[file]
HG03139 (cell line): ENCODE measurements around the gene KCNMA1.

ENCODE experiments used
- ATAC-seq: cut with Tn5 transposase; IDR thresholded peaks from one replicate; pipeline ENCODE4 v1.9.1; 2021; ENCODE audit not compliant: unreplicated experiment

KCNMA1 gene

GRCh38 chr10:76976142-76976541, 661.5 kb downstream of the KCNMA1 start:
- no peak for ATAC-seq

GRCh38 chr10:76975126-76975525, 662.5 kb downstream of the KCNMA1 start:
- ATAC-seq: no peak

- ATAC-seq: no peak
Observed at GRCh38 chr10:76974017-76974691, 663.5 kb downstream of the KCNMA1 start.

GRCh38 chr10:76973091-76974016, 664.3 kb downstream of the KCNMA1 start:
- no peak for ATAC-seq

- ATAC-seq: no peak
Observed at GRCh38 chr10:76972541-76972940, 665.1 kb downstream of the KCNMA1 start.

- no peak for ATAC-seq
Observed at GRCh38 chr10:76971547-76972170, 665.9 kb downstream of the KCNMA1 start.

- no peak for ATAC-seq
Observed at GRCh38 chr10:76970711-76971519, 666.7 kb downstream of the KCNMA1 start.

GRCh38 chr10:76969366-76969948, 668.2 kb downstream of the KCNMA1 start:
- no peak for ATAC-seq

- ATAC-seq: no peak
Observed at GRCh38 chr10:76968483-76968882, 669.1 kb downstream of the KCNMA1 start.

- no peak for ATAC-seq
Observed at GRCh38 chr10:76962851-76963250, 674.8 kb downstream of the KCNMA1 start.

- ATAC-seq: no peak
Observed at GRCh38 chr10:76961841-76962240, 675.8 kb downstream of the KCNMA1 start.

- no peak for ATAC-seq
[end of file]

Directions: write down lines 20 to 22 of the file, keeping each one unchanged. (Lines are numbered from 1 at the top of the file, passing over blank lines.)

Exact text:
- no peak for ATAC-seq

- ATAC-seq: no peak
Observed at GRCh38 chr10:76968483-76968882, 669.1 kb downstream of the KCNMA1 start.